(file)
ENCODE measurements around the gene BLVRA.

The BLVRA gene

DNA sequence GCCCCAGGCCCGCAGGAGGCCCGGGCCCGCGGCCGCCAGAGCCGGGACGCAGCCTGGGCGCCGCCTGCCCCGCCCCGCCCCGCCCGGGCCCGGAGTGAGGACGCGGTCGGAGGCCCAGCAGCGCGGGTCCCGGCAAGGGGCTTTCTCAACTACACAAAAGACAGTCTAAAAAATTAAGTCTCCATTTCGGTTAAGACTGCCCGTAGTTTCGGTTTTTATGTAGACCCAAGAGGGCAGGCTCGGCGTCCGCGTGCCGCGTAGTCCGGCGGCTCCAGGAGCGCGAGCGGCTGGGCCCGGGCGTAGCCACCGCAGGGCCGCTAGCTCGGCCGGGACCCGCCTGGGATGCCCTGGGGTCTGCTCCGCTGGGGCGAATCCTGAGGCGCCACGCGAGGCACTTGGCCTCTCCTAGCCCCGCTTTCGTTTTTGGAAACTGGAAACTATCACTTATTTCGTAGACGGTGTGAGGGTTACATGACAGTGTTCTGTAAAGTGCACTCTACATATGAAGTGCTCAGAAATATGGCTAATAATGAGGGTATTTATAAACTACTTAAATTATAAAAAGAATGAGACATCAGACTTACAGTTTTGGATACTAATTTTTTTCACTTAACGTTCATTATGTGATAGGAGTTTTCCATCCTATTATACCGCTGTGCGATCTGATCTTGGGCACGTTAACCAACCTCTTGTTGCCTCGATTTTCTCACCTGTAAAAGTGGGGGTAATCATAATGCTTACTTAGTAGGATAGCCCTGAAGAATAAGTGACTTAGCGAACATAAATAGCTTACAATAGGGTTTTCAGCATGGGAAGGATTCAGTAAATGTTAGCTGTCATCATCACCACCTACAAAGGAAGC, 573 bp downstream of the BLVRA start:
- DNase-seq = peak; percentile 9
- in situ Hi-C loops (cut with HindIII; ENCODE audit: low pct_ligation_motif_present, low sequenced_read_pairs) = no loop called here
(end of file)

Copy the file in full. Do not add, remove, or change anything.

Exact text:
ENCODE measurements around the gene BLVRA.

The BLVRA gene

DNA sequence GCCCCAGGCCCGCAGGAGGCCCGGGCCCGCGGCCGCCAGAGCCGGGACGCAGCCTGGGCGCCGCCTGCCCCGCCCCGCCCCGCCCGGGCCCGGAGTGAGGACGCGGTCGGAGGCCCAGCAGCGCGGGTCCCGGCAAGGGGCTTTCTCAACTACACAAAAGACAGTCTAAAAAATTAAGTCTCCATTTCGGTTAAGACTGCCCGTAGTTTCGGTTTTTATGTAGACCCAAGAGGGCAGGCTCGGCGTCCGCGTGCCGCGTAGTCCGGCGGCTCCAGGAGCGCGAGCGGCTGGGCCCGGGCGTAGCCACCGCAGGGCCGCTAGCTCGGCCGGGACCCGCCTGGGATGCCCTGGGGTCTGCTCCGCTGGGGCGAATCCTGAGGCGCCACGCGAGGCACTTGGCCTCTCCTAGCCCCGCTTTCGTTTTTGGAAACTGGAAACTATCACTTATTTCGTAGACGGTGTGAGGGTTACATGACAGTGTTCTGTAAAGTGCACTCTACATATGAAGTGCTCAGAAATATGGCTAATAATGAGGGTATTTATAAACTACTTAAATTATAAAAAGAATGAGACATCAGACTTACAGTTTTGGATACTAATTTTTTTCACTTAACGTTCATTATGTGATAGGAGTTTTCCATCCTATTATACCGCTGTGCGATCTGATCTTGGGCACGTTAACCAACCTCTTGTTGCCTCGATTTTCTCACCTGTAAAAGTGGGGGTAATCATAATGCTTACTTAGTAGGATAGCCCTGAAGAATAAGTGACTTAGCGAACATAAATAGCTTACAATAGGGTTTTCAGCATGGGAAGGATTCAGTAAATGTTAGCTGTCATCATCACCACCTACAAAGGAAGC, 573 bp downstream of the BLVRA start:
- DNase-seq = peak; percentile 9
- in situ Hi-C loops (cut with HindIII; ENCODE audit: low pct_ligation_motif_present, low sequenced_read_pairs) = no loop called here